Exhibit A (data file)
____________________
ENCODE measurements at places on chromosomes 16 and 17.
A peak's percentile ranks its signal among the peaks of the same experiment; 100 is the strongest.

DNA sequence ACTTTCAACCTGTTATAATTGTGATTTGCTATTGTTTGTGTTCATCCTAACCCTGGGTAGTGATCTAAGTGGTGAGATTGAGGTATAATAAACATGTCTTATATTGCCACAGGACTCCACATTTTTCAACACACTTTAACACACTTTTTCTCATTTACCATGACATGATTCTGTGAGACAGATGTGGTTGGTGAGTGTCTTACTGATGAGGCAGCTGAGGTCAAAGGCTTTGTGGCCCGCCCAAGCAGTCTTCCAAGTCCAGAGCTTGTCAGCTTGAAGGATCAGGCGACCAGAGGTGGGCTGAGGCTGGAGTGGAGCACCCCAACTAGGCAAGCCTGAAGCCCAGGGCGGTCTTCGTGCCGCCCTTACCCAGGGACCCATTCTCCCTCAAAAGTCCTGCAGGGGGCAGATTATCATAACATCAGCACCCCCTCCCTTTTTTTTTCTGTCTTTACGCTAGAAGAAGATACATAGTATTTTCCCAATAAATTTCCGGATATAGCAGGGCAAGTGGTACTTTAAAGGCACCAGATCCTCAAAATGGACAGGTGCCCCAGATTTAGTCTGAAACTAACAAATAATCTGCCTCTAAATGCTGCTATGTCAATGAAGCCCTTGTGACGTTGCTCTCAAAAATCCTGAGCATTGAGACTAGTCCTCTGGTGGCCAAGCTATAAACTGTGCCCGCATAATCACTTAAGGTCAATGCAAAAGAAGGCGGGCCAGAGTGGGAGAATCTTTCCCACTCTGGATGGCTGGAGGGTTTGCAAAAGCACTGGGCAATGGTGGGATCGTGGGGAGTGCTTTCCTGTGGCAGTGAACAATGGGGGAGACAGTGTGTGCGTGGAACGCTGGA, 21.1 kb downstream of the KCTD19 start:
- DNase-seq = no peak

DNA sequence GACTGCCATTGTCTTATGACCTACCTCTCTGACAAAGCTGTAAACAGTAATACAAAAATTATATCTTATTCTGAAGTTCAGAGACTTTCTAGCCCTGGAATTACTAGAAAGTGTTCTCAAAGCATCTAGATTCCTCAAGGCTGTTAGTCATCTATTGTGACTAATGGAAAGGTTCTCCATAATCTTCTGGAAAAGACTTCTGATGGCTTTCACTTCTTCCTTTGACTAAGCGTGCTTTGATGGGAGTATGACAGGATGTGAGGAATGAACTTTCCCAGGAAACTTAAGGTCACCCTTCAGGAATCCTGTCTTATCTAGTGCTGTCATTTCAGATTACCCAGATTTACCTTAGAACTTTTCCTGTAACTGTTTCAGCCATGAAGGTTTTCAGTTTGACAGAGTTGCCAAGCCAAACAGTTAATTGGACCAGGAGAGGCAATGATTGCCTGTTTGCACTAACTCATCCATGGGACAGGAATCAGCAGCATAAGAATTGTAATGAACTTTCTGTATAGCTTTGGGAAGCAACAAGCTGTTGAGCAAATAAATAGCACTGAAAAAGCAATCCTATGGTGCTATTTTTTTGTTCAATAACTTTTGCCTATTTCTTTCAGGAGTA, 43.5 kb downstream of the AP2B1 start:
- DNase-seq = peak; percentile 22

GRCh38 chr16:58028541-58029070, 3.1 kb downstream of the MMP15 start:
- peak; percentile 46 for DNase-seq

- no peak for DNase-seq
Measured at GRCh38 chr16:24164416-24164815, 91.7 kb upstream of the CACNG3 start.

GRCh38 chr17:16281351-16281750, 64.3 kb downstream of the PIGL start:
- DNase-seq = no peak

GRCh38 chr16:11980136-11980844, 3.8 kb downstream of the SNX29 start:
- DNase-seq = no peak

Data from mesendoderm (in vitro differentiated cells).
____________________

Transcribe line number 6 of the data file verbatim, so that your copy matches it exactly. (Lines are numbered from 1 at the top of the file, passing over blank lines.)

- DNase-seq = peak; percentile 22